For those of you who have followed my SAS Administration blogs, you will know that setting up your IO subsystem (the entire infrastructure from the network/fibre channels in your physical server, across your connections, to the fibre adapters into the storage array, and finally to the physical disk drives in the storage array) is very near and dear to my heart. Based on this desire, as my team learns information on better ways to configure the IO system infrastructure, we like to document it in new white papers, or by updating existing white papers. Read More »

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Is there a data steward in your life?

If you’re a SAS user, no matter what your role—programmer, analyst, statistician or administrator—data is important.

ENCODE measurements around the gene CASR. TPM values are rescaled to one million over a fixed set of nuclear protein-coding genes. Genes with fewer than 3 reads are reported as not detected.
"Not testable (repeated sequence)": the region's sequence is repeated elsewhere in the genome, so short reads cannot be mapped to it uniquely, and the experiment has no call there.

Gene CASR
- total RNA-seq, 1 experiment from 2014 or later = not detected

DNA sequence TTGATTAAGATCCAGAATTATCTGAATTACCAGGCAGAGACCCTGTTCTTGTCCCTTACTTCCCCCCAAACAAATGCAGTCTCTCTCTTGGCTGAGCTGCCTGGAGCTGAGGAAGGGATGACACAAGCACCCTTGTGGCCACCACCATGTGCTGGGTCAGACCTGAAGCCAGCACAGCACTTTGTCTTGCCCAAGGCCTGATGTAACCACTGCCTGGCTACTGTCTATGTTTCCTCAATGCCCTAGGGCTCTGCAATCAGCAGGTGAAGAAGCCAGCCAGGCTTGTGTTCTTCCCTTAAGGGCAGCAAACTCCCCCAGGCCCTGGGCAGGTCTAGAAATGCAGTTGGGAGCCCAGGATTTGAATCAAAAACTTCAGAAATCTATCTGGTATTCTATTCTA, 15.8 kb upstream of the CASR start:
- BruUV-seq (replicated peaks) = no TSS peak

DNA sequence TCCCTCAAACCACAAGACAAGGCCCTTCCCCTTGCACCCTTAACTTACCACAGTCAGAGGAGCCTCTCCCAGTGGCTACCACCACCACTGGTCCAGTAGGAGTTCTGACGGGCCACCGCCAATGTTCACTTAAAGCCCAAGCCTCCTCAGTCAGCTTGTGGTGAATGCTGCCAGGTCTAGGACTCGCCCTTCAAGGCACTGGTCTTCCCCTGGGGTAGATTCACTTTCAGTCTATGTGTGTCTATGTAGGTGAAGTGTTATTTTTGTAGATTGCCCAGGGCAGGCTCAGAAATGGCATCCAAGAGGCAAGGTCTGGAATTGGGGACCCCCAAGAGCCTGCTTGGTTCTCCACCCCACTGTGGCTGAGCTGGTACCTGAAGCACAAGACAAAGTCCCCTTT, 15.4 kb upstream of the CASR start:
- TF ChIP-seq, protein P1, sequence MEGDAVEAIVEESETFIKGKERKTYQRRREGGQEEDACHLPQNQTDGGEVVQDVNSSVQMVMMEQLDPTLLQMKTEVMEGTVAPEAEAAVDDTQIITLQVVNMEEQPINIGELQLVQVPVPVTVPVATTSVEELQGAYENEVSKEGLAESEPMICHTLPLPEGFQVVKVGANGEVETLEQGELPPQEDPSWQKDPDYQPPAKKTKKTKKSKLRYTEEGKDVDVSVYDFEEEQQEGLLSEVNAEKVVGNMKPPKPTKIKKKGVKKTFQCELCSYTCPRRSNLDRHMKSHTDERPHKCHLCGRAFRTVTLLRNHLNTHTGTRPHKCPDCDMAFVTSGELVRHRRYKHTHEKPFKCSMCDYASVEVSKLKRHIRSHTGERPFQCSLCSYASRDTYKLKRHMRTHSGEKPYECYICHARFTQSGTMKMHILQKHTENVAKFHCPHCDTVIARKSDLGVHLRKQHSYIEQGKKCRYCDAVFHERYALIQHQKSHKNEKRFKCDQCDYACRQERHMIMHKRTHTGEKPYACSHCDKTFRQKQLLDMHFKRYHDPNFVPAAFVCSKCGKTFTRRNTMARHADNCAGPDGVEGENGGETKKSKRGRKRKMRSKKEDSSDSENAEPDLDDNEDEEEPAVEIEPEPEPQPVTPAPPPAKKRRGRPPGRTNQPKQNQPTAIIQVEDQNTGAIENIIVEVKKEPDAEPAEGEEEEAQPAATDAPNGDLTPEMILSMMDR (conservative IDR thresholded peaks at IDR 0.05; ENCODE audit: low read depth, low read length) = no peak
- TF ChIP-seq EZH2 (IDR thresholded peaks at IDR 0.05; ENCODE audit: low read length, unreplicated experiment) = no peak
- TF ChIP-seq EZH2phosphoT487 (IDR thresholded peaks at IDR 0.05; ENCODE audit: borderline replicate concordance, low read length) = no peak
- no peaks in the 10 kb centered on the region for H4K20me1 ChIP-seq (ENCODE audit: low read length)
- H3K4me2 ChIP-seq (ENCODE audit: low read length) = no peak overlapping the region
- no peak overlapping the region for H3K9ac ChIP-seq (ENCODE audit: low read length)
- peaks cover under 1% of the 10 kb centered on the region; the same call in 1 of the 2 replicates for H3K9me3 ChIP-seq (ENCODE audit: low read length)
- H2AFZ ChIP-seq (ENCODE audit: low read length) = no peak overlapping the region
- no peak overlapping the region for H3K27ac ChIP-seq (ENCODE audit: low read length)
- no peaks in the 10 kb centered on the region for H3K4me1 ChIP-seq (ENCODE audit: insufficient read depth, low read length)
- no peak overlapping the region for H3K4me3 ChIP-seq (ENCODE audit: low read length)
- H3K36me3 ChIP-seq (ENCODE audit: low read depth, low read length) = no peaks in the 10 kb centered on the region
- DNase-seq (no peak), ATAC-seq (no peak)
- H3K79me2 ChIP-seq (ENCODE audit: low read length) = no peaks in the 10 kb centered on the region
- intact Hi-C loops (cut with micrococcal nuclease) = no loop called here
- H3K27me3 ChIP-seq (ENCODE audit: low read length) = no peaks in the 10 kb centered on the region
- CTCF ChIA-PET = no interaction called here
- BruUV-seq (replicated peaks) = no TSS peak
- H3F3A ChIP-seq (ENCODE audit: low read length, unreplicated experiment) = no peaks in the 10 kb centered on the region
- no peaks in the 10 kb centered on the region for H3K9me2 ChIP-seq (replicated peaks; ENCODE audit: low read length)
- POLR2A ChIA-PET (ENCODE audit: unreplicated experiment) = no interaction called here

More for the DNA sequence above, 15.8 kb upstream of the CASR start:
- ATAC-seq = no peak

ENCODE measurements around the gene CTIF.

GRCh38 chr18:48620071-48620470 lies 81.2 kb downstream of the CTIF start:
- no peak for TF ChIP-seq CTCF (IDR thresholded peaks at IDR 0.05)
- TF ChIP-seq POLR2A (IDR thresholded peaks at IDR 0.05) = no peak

But I’m willing to bet that somewhere in your organization, there’s a group of people who not only care about the data—it’s their passion, their raison d’être. Whether they sit in IT or your own business unit, these people make sure that the data that runs applications and fuels analytics is fit for the purpose. Without them, your data would be a big mess.

Those rock stars of the data world are often called data stewards. They’re the go-to people when you have a question about the how data is collected, managed, stored and curated. They go above and beyond to help out their own groups – and often any others in the organization – to make sure that information is consistent, accurate and reliable.

And on Dec. 9, SAS sponsors International Data Stewards Day – a chance to celebrate those who have the monumental task of managing corporate information. Read More »